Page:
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by Amy L. Girst

Two steps out of the canoe and I’m stuck. Thick, milk chocolate mud oozes toward the top of my knee-high rubber boots but all I can do is watch. Rather than fording the Napo River, my left leg seems content to spend its remaining life — my life — here, swaying perilously, fifteen feet from the southern bank of Ecuador’s branch of the Napo, as close as we could get in the canoe.

My walking stick also seems quite content. But then, unlike my leg, it grew up here. Just yesterday, Bolo, a Kychua Indian guide, sacrificed a sapling to make me this stick. Perhaps leaving me here, in the primordial goop that has captured me and threatens to bring me down, is payback for the sacrifice.

I’m resituating my stick, wobbling all the while, when Andrew, a 20-something fellow guest at La Selva Lodge calls from atop the bank: “Just walk ahead with your right foot. The left one will follow.”

So, Andrew thinks I don’t know how to walk? Apparently, Andrew has forgotten yesterday’s stroll from the plane that flew seven of us here from Quito. He’s forgotten yesterday afternoon’s walk through dense rain forest, from Lake Water Hyacinth to the Napo River’s northern shore. Perhaps that’s what a night in a thatched roof bungalow, surrounded by the sounds of nocturnal jungle creatures, does to some people.

I admit yesterday’s walk was different from today’s strenuous hike. Yesterday we strode easily along a plank walkway and on dirt trails, Bolo clearing encroachments with broad swipes of his machete, which also serves as his pointer to monkeys, Bufo frogs, exotic birds, brilliant blossoms, and deadly plants (“Mortal, mucho mortal!”). On that hike I used my stick only occasionally. I stood still only to view a creature through binoculars or to take a swig from my water bottle. Not so, today.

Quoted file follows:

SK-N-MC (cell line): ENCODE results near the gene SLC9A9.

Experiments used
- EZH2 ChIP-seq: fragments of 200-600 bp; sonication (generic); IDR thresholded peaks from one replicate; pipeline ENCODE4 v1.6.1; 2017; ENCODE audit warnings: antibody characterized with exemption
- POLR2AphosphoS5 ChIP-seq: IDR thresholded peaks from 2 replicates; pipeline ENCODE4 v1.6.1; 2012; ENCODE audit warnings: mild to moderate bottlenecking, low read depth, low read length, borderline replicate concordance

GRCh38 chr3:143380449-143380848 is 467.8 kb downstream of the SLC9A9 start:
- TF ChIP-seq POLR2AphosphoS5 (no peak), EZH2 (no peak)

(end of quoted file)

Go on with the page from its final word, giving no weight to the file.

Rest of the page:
I look up at the Napo’s bank. Other visitors, one celebrating retirement, have scaled the wall and are now hidden among the tangle of greens and browns that shoot up, dangle, and wrap around each other here. I must catch up. I strain forward as hard as I can, straining, straining, until peals of laughter shake me, threatening to cast me into the muck. I can’t help it.  I’ve sold my home and traveled to South America while unemployed to mix things up, to get unstuck.  And here I am, anchored so securely I can’t move an inch, except for this worrisome wobble. This, I think, is the incarnation of wobbling about in work world muck. I laugh even harder.

A hand enters my field of vision. My head bent down, the broad brim of my spiffy, UV-protected, floatable hat blocked the view of Bolo’s approach.  We lock arms. Bolo pulls. I push and try to compose myself. I hope that if I push hard enough and stop laughing, Bolo won’t think me a goofy, inept middle-age turista. 

I don’t have much time for such thoughts because, thanks to Bolo, I am now inches from the Napo’s muddy bank. Looking up, I take a deep breath, then grab a thick vine as far up as I can reach, dig a heel in high, and stain upward until Andrew whoops and grabs my hand to help me over the edge. We stride into the rain forest together.

For your own adventure in Ecuador’s Amazon Jungle, visit


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